As the coach of a school’s academic team, perhaps your students are growing weary of the usual competitions, and are looking for more of a challenge that is still fun and educational. Fortunately, there are several lesser known, unique student competitions that will be sure to entertain your students and tickle their brains in new ways. From lego tournaments to philosophy slams to linguistics olympiads, there are a plethora of remarkable, noteworthy competitions that will allow students to flex their brains’ muscles in new ways. With that, here are our top five unique student competitions across the country.
FIRST Lego League
The FIRST Lego League competition creatively tests students’ abilities to solve real-life problems and communicate solutions effectively to an audience. Established in 1989 to inspire young people’s investment in science, FIRST (For Inspiration and Recognition of Science and Technology) hosts several Lego-centric competitions throughout the United States every year. With real-world applications of science, technology, engineering and math (STEM) principles, the contest releases a challenge every year containing three parts: the Robot Game, the Project and the Core Values. Along with two adult coaches, teams of up to ten students design and construct a self-automated robot to obtain points. Students build a robot for a themed playing field (Robot Game), find a solution to the pinpointed problem (Project), tasks that are piloted by the FIRST Core Values. After, teams may participate in an official tournament held by FIRST Lego League Partners. Challenges are planned to put forward career ideas towards aspiring students, as some past challenges have revolved around climate change, quality of life for the disabled and transportation.
Kids Philosophy Slam
What do Socrates, Plato and Aristotle all have in common? They are highly regarded as some of the greatest philosophers known to mankind. Designed to challenge students’ philosophical capabilities, the Kids Philosophy Slam is a yearly program intended to encourage critical thinking in conversation with young adults. Each year, a different theme is chosen that encompasses a theoretical question, promoting philosophical dialogue among students. For 2018, the question for students to consider is, “Truth or Deceit: Which has a greater impact on society?” Students are asked to convey their answers in varying forms such as in words, artwork, poetry or song, depending on age. As students compete to be crowned “The Most Philosophical Student in America,” they aid in the movement to make fields like philosophy attainable for students of all backgrounds. Each grade has its own national winner, and from here the top four high school finishers will debate the question at the national finals in Lanesboro, Minnesota. While students compete to be the most philosophical student, schools also have the opportunity to compete for the title of “The Most Philosophical School in America.”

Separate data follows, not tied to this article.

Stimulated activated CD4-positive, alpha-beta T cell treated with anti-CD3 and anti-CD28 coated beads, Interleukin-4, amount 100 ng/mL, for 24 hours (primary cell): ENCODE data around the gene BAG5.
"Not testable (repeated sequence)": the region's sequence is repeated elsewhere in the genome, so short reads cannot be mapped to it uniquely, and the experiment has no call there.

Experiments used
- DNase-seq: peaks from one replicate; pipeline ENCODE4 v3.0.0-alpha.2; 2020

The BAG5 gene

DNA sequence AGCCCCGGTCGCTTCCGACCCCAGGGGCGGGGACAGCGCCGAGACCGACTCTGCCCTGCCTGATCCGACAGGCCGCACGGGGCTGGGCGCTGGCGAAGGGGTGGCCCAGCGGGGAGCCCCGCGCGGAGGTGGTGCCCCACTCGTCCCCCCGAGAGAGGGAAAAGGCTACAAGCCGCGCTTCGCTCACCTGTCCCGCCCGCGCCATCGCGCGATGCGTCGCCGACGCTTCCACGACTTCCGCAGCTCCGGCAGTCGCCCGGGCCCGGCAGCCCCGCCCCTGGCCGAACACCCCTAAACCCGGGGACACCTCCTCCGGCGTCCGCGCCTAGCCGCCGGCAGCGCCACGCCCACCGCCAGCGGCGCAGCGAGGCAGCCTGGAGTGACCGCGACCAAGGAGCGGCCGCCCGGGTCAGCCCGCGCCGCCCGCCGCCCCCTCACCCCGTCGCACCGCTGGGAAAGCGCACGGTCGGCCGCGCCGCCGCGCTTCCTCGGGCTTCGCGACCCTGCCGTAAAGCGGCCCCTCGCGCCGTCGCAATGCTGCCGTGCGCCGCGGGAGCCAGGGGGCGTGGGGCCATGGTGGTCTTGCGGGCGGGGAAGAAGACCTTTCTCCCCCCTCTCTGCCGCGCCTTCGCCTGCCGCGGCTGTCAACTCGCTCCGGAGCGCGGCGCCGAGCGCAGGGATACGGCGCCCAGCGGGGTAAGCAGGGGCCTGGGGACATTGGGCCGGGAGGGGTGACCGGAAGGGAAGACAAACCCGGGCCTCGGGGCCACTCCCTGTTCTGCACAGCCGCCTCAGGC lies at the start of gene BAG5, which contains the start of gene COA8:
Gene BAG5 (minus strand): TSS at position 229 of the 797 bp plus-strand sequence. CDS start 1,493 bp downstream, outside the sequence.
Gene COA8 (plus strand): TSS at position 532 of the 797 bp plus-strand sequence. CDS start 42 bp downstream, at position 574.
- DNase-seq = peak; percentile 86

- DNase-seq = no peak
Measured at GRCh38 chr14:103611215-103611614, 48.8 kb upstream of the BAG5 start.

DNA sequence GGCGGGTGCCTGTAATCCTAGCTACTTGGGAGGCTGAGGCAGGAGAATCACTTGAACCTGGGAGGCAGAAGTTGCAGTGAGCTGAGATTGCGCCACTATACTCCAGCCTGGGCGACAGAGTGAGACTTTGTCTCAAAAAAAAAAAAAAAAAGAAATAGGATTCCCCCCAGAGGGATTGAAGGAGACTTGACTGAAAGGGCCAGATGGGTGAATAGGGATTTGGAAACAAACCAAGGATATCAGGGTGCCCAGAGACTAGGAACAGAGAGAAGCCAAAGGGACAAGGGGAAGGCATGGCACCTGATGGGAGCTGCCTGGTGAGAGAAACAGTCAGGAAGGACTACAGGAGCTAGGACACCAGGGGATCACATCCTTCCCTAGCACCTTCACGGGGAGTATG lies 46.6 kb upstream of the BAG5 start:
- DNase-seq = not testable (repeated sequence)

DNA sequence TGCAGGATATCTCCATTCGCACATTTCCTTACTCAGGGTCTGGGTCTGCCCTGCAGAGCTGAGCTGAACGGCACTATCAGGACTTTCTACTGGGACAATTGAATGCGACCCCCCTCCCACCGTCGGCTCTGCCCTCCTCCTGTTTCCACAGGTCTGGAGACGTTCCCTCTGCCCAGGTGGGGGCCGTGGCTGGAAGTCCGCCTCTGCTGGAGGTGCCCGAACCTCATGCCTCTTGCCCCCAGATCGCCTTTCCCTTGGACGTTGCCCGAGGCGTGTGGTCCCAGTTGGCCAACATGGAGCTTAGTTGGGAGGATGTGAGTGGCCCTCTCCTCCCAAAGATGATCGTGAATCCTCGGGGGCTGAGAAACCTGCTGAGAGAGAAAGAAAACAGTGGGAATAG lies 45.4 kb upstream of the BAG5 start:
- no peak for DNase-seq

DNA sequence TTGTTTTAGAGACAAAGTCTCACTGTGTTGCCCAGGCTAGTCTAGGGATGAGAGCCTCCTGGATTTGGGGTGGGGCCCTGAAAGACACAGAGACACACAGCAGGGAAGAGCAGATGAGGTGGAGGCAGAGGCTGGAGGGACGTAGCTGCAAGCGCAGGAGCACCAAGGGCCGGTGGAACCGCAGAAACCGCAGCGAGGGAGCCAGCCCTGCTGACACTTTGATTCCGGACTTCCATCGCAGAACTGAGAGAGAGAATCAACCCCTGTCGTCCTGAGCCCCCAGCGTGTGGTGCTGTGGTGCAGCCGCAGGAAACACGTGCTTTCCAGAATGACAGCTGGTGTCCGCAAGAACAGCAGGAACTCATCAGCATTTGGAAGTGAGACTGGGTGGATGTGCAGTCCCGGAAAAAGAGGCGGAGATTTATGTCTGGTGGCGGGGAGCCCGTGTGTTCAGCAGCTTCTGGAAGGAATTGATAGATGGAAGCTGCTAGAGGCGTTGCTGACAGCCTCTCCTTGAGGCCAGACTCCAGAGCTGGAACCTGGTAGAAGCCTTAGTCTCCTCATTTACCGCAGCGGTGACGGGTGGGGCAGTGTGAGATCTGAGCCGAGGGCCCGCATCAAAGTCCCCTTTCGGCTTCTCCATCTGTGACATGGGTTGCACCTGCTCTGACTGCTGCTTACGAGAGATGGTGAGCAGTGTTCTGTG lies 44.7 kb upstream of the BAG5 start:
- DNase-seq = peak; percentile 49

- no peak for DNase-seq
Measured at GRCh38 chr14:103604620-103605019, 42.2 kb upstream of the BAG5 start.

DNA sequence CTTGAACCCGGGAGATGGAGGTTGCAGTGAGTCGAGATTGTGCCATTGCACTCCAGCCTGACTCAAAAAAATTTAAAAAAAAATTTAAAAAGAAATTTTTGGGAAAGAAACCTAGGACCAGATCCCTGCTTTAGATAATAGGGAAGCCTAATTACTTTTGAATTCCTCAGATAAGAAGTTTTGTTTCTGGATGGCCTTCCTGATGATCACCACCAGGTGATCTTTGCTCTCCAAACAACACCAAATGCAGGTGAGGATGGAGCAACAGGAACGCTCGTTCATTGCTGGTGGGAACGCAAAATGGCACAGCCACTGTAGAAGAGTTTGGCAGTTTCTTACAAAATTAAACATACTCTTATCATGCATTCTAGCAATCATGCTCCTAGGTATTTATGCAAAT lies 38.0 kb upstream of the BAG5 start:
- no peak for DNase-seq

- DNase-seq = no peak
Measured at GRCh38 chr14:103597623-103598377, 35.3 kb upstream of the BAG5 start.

NASA Human Exploration Rover Challenge
Have you ever wondered what it would be like to explore space? The NASA Human Exploration Rover Challenge provides students with the opportunity to create and try out innovative transportation technologies for extraterrestrial use. The annual event continues the historical conventions of the previous NASA Great Moonbuggy Race, which ran for 20 years. The competition is open for teams of high school students, grades nine through 12, who then compete with other teams at the U.S. Space and Rocket Center in Huntsville, AL. In preceding contests, the goal was to race against challenging terrains, but has now evolved into a more difficult task of making real-time decisions about which mission objectives to take on and which to forego. Teams gain points by building a suitable rover in the given time and then successfully completing obstacle courses simulating the harsh geography of space. The prizes for the first-, second- and third-place teams are $3,000, $1,000 and $500, respectively.
North American Computational Linguistics Olympiad (NACLO)
High school students will appreciate the chance to show off their budding skills in linguistics and languages at the North American Computational Linguistics Olympiad (NACLO). Established in 2006, this competition puts to the test students’ talents in solving linguistic puzzles. In the process, competitors learn more about the mélange of languages as well as patterns of speech. Professionals in the field utilize many languages to demonstrate gaping questions in their areas of expertise. With no prior knowledge of linguistics or second languages required, the competition has introduced students to the realm of linguistics. While exercising skills in logic and problem solving, students have the chance to showcase their talents in the hopes that they make it on to the International Linguistics Olympiad (ILO). They can also travel to several coordination sites to participate in the contest, including vast high schools and picturesque university campuses, allowing students to simulate college life.
Solar Car Challenge
With the proliferation of solar-powered technology to save non-renewable energy, the Solar Car Challenge (SCC) presents students with the possibility of racing street-worthy solar automobiles on the open tracks of the Texas Motor Speedway. Originally established in 1993, the SCC Education Program previously served as a high school extra-curricular program, and later developed into the Solar Car Challenge Foundation. In 2018, the NBCUniversal Foundation, NBC 5 and Telemundo 39 acknowledged the SCC as one of the winners of the 2018 Project Innovation Grant Challenge. Recipients of the prestigious grant are elected for Igniting Civic Engagement, Skills for the Digital Economy and STEM/STEAM Youth Programming. Participants in the SCC all share a deep commitment to developing and improving their communities and inspiring the next generation of innovators to come.